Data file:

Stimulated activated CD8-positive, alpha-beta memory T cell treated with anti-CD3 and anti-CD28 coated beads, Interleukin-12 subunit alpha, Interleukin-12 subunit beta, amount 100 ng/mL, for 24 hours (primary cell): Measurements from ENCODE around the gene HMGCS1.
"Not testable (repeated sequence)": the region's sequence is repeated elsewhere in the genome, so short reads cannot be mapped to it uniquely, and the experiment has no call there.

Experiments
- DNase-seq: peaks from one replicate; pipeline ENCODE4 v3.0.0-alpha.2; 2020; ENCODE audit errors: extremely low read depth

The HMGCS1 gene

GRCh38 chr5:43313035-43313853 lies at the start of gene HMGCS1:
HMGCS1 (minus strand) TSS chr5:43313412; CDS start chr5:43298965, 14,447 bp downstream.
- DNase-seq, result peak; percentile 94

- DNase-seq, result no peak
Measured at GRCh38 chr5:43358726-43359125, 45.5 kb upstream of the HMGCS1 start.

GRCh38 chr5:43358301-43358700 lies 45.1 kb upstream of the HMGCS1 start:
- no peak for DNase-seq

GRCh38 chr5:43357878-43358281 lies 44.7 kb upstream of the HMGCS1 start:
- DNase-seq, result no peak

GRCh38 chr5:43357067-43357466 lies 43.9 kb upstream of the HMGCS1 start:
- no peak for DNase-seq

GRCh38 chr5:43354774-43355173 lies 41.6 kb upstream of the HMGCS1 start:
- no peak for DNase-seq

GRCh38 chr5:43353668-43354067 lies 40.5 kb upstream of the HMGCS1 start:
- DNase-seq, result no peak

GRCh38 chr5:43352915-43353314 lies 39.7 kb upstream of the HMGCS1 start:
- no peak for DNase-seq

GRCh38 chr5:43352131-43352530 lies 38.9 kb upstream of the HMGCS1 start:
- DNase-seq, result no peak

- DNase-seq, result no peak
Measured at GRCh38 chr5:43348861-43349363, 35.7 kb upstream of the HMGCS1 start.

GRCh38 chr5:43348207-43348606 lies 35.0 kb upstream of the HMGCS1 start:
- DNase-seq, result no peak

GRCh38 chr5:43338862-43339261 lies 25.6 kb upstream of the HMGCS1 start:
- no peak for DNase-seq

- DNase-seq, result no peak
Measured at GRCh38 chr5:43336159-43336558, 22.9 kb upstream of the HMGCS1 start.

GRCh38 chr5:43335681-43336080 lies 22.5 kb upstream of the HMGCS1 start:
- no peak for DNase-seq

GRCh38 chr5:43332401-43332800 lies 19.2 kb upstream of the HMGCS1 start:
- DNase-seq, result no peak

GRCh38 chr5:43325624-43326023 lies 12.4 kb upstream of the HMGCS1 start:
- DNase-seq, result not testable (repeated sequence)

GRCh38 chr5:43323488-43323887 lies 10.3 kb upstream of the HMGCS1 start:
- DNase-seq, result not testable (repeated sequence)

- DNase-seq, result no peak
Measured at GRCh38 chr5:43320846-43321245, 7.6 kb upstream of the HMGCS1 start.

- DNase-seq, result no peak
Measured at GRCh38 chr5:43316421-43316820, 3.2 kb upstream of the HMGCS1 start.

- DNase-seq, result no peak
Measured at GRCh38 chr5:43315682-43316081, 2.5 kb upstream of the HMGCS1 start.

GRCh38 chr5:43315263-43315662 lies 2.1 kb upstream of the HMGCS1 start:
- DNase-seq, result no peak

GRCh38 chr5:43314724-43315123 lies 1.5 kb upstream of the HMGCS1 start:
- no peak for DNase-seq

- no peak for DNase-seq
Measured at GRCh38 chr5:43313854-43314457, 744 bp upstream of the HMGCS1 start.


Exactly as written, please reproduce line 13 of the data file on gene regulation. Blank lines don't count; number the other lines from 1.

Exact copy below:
GRCh38 chr5:43357878-43358281 lies 44.7 kb upstream of the HMGCS1 start: